Tuesday, January 05, 2016
Ind. Gov't. - "T.S.A. Moves Closer to Rejecting Some State Driver’s Licenses for Travel"
Remember the federal "Real ID" law. The ILB last wrote about it in 2014, in the latter part of this post.
The NY Times had a long story Dec. 28, 2015, by Jad Mouawad, that begins:
As soon as next year, a driver’s license may no longer be enough for airline passengers to clear security in some states, if the Department of Homeland Security has its way.According to a chart accompanying the story, Indiana currently is in compliance.
Federal officials said they would soon determine whether Transportation Security Administration agents would start enforcing a 10-year-old law that required states to comply with a set of federal standards when issuing driver’s licenses.
The issue is quickly intensifying, and the debate over identification and privacy has grown after the recent terrorist attacks in Paris and California.
But some states have bitterly opposed these requirements out of privacy concerns, and more than a dozen have passed laws barring their motor vehicle departments from complying with the law, according to the National Conference of State Legislatures. The new standards require more stringent proof of identity and will eventually allow users’ information to be shared more easily in a national database.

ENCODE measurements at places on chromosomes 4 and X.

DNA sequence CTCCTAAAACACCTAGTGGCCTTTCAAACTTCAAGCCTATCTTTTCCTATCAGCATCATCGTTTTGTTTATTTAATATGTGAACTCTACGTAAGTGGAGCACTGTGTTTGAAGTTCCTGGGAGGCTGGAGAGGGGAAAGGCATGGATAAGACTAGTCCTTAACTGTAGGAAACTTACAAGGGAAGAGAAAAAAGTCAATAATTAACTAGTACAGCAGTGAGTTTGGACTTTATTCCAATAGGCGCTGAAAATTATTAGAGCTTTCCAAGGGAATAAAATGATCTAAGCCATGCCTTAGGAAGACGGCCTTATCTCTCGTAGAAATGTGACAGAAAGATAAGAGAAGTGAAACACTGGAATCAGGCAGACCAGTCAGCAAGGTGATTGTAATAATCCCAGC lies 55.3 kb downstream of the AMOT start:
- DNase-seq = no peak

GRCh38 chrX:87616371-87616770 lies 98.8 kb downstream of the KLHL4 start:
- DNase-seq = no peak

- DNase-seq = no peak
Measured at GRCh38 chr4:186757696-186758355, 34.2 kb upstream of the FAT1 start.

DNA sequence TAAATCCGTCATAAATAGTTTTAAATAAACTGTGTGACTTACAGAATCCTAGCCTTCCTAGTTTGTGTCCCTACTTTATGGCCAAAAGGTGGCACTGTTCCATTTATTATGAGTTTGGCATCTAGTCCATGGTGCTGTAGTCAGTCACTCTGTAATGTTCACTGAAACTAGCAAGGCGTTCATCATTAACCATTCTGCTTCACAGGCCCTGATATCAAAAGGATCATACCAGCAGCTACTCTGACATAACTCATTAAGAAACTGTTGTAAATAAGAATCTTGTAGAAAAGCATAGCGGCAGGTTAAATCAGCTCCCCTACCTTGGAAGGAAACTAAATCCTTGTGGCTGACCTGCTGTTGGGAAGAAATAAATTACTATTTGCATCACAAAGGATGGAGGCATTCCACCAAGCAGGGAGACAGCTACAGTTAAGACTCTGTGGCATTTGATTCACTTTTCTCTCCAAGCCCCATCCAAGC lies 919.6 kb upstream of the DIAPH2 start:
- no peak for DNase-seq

Privacy experts, civil liberty organizations and libertarian groups fear the law would create something like a national identification card.
Federal and state officials have been arguing for years about the merits of the law, called the Real ID Act, which was enacted by Congress in 2005 on the recommendation of the 9/11 Commission. Its proponents argue that it is a necessary tool to reduce identity theft and fraud, and enhance the nation’s security.
The federal government cannot force states to adopt these identification standards, but it can gain compliance in other ways. In October, it began requiring that visitors to military bases, nuclear plants and federal facilities produce a driver’s license from a state that complies with the law, or show another form of government ID, like a passport.
But the biggest leverage the government has over the states is commercial air travel.
Posted by Marcia Oddi on January 5, 2016 09:10 AM
Posted to Indiana Government